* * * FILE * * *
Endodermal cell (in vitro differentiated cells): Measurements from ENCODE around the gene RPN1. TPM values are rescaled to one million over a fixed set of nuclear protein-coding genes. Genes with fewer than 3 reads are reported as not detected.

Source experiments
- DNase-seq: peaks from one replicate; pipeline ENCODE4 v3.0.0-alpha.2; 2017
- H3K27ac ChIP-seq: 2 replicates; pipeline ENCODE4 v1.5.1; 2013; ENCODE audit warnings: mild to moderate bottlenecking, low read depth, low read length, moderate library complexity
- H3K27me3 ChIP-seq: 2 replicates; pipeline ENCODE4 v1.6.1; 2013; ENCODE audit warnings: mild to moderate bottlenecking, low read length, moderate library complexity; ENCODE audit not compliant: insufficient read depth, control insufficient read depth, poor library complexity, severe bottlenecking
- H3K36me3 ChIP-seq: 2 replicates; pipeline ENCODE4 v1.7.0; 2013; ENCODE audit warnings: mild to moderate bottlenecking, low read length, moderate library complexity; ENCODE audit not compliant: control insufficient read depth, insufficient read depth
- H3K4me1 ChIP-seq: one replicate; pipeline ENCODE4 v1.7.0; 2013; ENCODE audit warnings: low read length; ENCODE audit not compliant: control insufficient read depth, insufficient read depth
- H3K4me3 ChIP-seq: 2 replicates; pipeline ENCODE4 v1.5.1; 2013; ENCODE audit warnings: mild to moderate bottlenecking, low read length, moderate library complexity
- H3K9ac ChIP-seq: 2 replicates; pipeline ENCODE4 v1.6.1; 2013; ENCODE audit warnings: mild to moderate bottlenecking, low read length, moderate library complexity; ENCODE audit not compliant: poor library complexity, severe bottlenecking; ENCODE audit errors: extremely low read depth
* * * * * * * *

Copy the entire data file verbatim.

Endodermal cell (in vitro differentiated cells): Measurements from ENCODE around the gene RPN1. TPM values are rescaled to one million over a fixed set of nuclear protein-coding genes. Genes with fewer than 3 reads are reported as not detected.

Source experiments
- DNase-seq: peaks from one replicate; pipeline ENCODE4 v3.0.0-alpha.2; 2017
- H3K27ac ChIP-seq: 2 replicates; pipeline ENCODE4 v1.5.1; 2013; ENCODE audit warnings: mild to moderate bottlenecking, low read depth, low read length, moderate library complexity
- H3K27me3 ChIP-seq: 2 replicates; pipeline ENCODE4 v1.6.1; 2013; ENCODE audit warnings: mild to moderate bottlenecking, low read length, moderate library complexity; ENCODE audit not compliant: insufficient read depth, control insufficient read depth, poor library complexity, severe bottlenecking
- H3K36me3 ChIP-seq: 2 replicates; pipeline ENCODE4 v1.7.0; 2013; ENCODE audit warnings: mild to moderate bottlenecking, low read length, moderate library complexity; ENCODE audit not compliant: control insufficient read depth, insufficient read depth
- H3K4me1 ChIP-seq: one replicate; pipeline ENCODE4 v1.7.0; 2013; ENCODE audit warnings: low read length; ENCODE audit not compliant: control insufficient read depth, insufficient read depth
- H3K4me3 ChIP-seq: 2 replicates; pipeline ENCODE4 v1.5.1; 2013; ENCODE audit warnings: mild to moderate bottlenecking, low read length, moderate library complexity
- H3K9ac ChIP-seq: 2 replicates; pipeline ENCODE4 v1.6.1; 2013; ENCODE audit warnings: mild to moderate bottlenecking, low read length, moderate library complexity; ENCODE audit not compliant: poor library complexity, severe bottlenecking; ENCODE audit errors: extremely low read depth